Fisher, W. P., Jr., & Burton, E. (2010). Embedding measurement within existing computerized data systems: Scaling clinical laboratory and medical records heart failure data to predict ICU admission. Journal of Applied Measurement, 11(2), 271-287.

Fryback, D. (1993). QALYs, HYEs, and the loss of innocence. Medical Decision Making, 13(4), 271-2.

Gingrich, N. (2008). Real change: From the world that fails to the world that works. Washington, DC: Regnery Publishing.

Goldberg, S. H. (2009). Billions of drops in millions of buckets: Why philanthropy doesn’t advance social progress. New York: Wiley.

Heinemann, A. W., Fisher, W. P., Jr., & Gershon, R. (2006). Improving health care quality with outcomes management. Journal of Prosthetics and Orthotics, 18(1), 46-50 [http://www.oandp.org/jpo/library/2006_01S_046.asp].

Kindig, D. A. (1997). Purchasing population health. Ann Arbor, Michigan: University of Michigan Press.

Kindig, D. A. (1999). Purchasing population health: Aligning financial incentives to improve health outcomes. Nursing Outlook, 47, 15-22.

Latour, B. (1987). Science in action: How to follow scientists and engineers through society. New York: Cambridge University Press.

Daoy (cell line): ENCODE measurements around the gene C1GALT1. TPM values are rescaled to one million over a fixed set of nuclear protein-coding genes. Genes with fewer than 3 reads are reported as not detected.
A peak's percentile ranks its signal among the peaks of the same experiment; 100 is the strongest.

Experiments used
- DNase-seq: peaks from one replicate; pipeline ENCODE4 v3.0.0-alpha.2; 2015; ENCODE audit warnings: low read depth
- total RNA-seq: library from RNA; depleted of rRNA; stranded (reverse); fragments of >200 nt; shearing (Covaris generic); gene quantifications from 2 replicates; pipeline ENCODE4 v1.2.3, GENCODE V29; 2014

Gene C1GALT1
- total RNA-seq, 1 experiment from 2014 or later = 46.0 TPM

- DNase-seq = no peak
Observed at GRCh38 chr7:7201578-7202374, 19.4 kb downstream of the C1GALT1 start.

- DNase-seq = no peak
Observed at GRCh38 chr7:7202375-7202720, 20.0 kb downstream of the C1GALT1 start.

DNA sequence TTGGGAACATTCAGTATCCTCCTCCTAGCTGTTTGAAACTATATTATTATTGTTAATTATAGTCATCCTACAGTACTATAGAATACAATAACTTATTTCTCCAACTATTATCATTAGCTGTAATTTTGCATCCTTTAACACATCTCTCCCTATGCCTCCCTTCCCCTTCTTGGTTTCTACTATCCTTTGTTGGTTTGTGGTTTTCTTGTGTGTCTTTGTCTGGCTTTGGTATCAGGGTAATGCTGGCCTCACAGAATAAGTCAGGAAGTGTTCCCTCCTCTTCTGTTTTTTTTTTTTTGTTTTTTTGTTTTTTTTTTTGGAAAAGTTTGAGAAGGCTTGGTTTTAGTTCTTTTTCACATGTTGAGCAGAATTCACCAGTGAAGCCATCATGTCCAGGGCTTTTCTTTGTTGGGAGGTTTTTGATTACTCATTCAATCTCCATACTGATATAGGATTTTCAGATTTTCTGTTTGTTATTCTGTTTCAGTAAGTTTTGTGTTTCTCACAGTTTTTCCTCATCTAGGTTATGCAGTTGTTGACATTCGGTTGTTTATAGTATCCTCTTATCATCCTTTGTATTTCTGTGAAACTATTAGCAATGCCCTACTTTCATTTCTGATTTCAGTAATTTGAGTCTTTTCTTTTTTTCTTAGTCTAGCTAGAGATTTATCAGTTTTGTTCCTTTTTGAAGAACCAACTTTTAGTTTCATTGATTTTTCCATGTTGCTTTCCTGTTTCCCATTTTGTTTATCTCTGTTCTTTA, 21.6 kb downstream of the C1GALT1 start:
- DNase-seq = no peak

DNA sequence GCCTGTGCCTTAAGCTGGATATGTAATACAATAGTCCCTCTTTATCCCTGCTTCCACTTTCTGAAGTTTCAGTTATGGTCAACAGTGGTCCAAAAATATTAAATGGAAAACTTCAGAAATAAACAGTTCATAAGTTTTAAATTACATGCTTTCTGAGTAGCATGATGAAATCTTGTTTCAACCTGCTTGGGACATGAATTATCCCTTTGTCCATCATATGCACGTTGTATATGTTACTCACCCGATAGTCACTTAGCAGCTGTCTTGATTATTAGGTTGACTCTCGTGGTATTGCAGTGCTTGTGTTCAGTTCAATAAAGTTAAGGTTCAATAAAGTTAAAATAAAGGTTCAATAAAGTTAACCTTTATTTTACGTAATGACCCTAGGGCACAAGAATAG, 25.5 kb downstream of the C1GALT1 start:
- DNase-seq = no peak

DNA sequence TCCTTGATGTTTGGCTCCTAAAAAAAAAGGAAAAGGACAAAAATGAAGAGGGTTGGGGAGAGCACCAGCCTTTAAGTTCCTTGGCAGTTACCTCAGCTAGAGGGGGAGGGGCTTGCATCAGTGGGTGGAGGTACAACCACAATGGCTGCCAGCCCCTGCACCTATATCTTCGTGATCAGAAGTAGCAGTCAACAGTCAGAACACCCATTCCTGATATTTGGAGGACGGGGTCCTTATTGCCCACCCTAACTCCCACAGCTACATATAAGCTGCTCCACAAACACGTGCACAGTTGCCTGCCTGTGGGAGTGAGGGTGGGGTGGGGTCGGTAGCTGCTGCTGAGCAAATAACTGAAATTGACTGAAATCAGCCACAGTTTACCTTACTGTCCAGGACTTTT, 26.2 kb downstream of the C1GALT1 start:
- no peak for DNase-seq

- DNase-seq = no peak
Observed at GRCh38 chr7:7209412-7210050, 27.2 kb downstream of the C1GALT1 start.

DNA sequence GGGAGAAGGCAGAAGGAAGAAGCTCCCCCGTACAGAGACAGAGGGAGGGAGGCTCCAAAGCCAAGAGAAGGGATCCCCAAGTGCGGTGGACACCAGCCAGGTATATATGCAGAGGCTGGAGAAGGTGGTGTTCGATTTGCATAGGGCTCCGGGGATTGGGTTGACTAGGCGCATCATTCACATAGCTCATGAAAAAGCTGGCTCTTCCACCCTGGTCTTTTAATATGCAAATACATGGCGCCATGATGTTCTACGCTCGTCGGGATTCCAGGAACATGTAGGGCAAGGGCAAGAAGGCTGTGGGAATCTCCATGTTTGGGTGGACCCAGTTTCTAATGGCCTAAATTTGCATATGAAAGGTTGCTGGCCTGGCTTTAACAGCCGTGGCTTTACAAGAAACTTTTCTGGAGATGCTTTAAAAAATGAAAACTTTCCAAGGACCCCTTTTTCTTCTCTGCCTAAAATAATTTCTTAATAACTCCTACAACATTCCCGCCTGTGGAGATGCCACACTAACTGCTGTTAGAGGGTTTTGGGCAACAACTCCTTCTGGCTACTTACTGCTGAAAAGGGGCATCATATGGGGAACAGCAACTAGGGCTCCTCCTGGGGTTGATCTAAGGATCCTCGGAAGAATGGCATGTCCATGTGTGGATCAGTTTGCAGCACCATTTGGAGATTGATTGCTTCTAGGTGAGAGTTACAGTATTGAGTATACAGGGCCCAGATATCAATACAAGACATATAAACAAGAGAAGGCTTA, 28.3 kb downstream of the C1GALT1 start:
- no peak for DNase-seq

Latour, B. (2005). Reassembling the social: An introduction to Actor-Network-Theory. (Clarendon Lectures in Management Studies). Oxford, England: Oxford University Press.

Magnus, P. D. (2007). Distributed cognition and the task of science. Social Studies of Science, 37(2), 297-310.

Marty, M. (2001). Why the talk of spirituality today? Some partial answers. Second Opinion, 6, 53-64.

Marty, M., & Appleby, R. S. (Eds.). (1993). Fundamentalisms and society: Reclaiming the sciences, the family, and education. The fundamentalisms project, vol. 2. Chicago: University of Chicago Press.

National Institute for Standards and Technology. (1996). Appendix C: Assessment examples. Economic impacts of research in metrology. In Committee on Fundamental Science, Subcommittee on Research (Ed.), Assessing fundamental science: A report from the Subcommittee on Research, Committee on Fundamental Science. Washington, DC: National Standards and Technology Council

[http://www.nsf.gov/statistics/ostp/assess/nstcafsk.htm#Topic%207; last accessed 30 June 2011].